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Formation of the State of Colorado
Jefferson Territory was voted by the residents in 1859 but was never recognized by Congress. Because of this, some of the counties have organization dates and records prior to 28 February 1861 when the Territory of Colorado was finally recognized.
The first territorial assembly created the first seventeen counties in September 1861. These were Arapahoe, Boulder, Clear Creek, Costilla, Douglas, El Paso, Fremont, Gilpin, Guadalupe (later named Conejos), Huerfano, Jefferson, Lake, Larimer, Park, Pueblo, Summit and Weld.
On August 1, 1876 (28 days after the Centennial of the United States and 15 years after the territory was first formed), Colorado became the 38th state in the Union, earning it the nickname, "The Centennial State." Colorado is also known as "Colorful Colorado" and "The Heart of the Rockies."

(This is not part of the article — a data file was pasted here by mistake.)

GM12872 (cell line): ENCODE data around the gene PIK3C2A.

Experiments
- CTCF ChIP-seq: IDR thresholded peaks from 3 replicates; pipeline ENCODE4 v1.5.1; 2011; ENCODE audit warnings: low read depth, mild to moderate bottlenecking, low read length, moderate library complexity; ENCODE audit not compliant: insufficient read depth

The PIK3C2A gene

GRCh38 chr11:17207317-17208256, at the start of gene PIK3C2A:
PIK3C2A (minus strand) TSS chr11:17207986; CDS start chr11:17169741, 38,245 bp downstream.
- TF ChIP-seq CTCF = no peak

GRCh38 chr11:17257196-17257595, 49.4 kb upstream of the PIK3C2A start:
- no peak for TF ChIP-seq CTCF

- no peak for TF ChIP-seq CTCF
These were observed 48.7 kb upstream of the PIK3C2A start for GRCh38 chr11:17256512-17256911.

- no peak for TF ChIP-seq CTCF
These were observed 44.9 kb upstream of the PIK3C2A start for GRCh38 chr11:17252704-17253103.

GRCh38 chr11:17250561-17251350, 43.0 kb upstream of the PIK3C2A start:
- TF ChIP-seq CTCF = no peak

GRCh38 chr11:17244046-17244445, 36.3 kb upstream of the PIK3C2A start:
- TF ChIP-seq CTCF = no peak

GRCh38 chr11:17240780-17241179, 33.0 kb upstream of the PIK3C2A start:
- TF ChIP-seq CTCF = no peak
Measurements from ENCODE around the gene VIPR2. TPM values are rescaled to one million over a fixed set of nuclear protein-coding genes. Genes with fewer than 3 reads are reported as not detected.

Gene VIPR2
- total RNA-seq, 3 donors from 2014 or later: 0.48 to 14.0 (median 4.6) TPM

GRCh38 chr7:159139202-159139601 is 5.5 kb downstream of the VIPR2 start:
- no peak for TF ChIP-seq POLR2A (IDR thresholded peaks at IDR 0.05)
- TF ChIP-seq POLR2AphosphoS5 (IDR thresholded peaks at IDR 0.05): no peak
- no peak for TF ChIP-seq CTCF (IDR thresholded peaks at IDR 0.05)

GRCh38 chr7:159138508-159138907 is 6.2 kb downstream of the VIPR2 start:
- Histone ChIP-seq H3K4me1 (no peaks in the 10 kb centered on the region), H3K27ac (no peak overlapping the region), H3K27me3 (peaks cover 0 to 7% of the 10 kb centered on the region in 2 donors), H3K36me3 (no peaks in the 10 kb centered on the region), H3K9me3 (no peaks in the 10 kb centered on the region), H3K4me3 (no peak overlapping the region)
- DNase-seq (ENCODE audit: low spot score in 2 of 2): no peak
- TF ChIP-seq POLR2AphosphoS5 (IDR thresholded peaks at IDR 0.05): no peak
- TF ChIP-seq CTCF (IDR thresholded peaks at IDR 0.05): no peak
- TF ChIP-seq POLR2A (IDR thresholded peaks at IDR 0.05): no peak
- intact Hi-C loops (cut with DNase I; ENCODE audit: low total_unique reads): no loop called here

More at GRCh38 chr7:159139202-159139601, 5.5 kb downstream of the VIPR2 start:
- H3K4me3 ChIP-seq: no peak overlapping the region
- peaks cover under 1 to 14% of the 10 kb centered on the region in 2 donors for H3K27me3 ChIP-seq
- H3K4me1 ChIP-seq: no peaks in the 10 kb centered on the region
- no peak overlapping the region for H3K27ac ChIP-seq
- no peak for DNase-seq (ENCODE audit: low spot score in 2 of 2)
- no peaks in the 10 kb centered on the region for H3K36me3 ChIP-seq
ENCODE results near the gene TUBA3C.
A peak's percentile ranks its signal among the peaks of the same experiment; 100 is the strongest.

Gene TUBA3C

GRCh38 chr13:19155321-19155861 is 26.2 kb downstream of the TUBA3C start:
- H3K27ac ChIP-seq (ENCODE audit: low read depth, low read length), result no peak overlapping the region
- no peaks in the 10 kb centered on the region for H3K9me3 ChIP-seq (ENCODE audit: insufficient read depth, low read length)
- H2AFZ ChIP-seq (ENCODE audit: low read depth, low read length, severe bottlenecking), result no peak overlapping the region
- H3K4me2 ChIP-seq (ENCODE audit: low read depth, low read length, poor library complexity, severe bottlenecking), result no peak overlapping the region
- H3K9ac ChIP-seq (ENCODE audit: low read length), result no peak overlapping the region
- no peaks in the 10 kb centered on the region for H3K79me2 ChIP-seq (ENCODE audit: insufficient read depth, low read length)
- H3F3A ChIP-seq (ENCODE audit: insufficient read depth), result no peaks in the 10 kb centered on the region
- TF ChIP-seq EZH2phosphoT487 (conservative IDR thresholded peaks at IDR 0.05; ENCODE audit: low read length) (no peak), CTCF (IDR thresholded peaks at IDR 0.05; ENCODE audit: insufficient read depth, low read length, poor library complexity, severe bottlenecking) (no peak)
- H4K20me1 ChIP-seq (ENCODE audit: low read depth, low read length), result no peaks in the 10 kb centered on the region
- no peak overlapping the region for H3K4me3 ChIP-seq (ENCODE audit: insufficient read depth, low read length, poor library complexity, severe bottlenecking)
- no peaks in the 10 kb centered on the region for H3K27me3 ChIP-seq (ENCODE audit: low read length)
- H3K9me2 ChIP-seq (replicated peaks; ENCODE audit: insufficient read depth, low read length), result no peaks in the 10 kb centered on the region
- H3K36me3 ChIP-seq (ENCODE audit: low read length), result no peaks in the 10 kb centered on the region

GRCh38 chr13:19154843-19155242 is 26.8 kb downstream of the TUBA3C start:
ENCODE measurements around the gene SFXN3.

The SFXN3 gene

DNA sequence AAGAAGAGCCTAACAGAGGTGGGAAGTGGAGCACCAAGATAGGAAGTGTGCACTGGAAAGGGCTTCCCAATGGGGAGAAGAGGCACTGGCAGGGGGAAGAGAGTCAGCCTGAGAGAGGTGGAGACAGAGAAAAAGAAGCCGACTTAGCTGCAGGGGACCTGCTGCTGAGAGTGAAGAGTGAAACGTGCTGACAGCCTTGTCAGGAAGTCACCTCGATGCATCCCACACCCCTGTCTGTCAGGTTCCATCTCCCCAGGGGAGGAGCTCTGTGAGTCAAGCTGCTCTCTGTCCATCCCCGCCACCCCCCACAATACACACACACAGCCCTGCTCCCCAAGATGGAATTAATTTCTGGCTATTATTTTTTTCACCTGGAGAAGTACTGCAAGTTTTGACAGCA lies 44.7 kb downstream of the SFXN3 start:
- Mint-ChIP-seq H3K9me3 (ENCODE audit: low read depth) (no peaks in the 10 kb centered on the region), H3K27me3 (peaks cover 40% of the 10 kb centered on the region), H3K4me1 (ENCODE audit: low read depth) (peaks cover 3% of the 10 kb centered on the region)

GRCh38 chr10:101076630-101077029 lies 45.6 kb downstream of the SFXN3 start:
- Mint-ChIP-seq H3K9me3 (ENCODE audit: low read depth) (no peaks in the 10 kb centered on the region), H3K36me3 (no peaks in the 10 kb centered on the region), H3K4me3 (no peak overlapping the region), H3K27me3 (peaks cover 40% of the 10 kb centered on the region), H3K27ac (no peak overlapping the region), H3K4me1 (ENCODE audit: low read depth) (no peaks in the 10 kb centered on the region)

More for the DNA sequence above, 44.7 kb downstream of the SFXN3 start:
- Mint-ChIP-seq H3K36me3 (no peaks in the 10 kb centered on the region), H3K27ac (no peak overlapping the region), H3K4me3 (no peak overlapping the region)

The boundary lines of the state create an almost perfect rectangle, measuring approximately 387 miles from east to west and 276 miles from north to south and covering 104,247 square miles, including 450 square miles of bodies of water. Colorado is the eighth largest state when measured in square miles area.
More Colorado history here.
In addition to our county sites, you will find a wealth of information right here. Begin your journey by checking out our "Site Directory" on the left sidebar or by going directly to our "Guide to Researching your Ancestors in Colorado" page. New information is added all the time, so please be sure to check back often.
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